About This Site

Phonographia.com

 

Phonographia are phonograph connections displayed in a website which could be called a virtual scrapbook of connections.

Each connection has a string going from the phonograph with most being one to one connections. Some, however, have multiple degrees of separation which require multiple strings to complete the phonographia connection. The end point of each string can be a focal point with its own story.

Popular culture examples in Phonographia feature phonograph ads, ephemera and related connections in the arts and daily life. These are part of the B-Side of the phonograph's history.

Two key factolas about the phonograph:

1) The Phonograph changed the human perception of ephemeral sound.

2) The Phonograph was a machine that started a social and cultural revolution. Records revolved and played "bottled up" music and speech anytime, anywhere and as often as wanted.

 

Phonograph Advertisements

The purpose of advertising is to persuade the consumer that a product is needed and specifically that yours is the one that should be purchased. Early phonograph ads used standard consumer oriented themes to show that the phonograph was a necessity (particularly for a happy home); was the best gift for everyone in the family; was a wonder; was superior, improved, best value, etc.; or was described with some attribute that no competitor supposedly could match.

 

The Best Seat in the House!

Phonograph ads would also become prototypes for descendent home entertainment devices. It was the first product for the home to make the unique promise of providing "the best seat in the house" with 'live' entertainment captured on records. To have such performances in the home was likened to everyone being able to to enjoy entertainment previously limited to kings or millionaires or the possessor of Aladdin's lamp.

"When the King of England wants to see a show they bring the show to the castle..." The Edison Phonograph Monthly, December 1906.

 

 

"In this country we are all kings...we simply buy an Edison Phonograph..." said the Edison ad in 1906 (Ibid.)

A 1903 Victor ad used the greetings from the Queen of England as evidence of the special listening experience possible for anyone owning the Victor Talking Machine. "With all the money at their command, the friends of the King and Queen could not secure anything that would produce so great a sensation and give so much pleasure as The Victor Talking Machine."

 

The Prestige of Opera and the Phonograph

The homes in the phonograph advertisements were often scenes of comfort or wealth. Consumers saw images of how the upper class was enjoying music and how opera recordings and high culture entertainment were part of those privileged homes. Opera and its opera stars accordingly played influential roles in early phonograph ads supporting the advertising themes that live performances were now available to anyone who owned a phonograph. Performances heard in your own home were said to be the equivalent of hearing live music in Opera Houses.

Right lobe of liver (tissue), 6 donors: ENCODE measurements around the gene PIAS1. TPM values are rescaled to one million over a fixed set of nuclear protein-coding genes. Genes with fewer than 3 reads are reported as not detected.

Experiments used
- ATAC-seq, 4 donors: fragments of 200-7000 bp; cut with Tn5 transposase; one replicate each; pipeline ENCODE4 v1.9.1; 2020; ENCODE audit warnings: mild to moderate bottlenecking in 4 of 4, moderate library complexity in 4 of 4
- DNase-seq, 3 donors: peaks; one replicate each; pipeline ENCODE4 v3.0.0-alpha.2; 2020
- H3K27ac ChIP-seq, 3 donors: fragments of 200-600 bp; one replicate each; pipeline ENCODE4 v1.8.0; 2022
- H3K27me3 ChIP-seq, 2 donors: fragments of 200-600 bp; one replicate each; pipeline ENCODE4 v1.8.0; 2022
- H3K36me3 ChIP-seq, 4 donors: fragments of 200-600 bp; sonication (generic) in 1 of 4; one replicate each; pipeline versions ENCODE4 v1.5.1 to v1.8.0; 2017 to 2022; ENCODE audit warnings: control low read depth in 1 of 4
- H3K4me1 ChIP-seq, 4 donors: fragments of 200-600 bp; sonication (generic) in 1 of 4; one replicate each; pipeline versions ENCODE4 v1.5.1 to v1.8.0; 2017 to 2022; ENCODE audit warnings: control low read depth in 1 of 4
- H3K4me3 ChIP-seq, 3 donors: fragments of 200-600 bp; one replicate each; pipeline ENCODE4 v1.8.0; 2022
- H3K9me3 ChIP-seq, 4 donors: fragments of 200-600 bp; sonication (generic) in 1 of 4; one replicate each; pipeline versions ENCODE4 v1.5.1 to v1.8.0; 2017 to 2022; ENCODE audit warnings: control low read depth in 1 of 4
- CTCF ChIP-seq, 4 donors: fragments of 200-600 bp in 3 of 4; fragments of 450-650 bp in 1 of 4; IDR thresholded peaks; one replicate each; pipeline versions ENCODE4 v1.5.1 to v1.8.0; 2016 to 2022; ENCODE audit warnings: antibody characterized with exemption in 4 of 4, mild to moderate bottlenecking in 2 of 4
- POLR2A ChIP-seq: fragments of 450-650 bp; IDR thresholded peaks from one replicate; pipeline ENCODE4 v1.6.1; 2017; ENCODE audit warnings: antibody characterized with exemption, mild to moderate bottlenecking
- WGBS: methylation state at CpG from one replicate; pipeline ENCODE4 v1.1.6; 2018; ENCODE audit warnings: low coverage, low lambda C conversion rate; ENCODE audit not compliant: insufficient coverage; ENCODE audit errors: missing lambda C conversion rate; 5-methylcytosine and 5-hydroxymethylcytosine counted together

"You can touch the button and get any kind of music, any sort of entertainment that appeals to the sense of hearing." Munsey's Magazine, May 1898.

No one, of course, became a member of the privileged class or an actual patron of the Metropolitan Opera House by simply purchasing a phonograph. But opera records did provide high-class prestige for the phonograph industry, and the famous bands, orchestras, popular singers, storytellers and comedians on phonograph records could be promoted as incomparable all-in-one entertainers. The phonograph, it was repeatedly said, offered something for everyone. Every family could be happier listening to its entertainment because there were no limits to what could be heard.

 

The B-Side of Phonograph History

Phonographia are the B-Side of the phonograph's history told by its innumerable popular culture connections.

The "lists" and galleries in Phonographia are not intended to be definitive. The history of individual phonographs is out of scope. Each example attempts to consider context and show the phonograph as part of popular culture, often as a consumer product competing with other products inside and outside of the phonograph industry.

Endnotes are used for citations and additional information.

Many citations are embedded in the text and referenced in the style of George Saunders' Lincoln in the Bardo where quotations from historical sources are spoken followed by the citations making those citations part of the story.

Hopefully the connections and interconnections will not seem like you're "in the funhouse of endless hyperlinks." (7)

To read about my life-long interest with talking machines and phonograph ephemera see Collecting and Phonographia - One Collector's Perspective.

For a one-off perspective of "What's It All About?" read About This Site - Postscript.

Please contact this site about any information that is incorrect, missing appropriate credits, or simply comments as correspondence is always welcome.

Enjoy!

Doug Boilesen a.k.a. DB, a Friend of the Phonograph.

 

EVERY HOME WILL sooner or later have its PHONOGRAPH as a NECESSITY.

10" x 14" circa ;1899 broadside advertising the "Finest Entertainer in the World" (Courtesy of rareamerican.com).

 

 

 

Hats off to the Phonograph! is my 1982 unpublished book which is the source for many of Phonographia.com's themes and examples of phonograph connections in popular culture.

See Hats off to the Phonograph! for more details about my time-travel glimpses of the phonograph's history.










Phonographia.com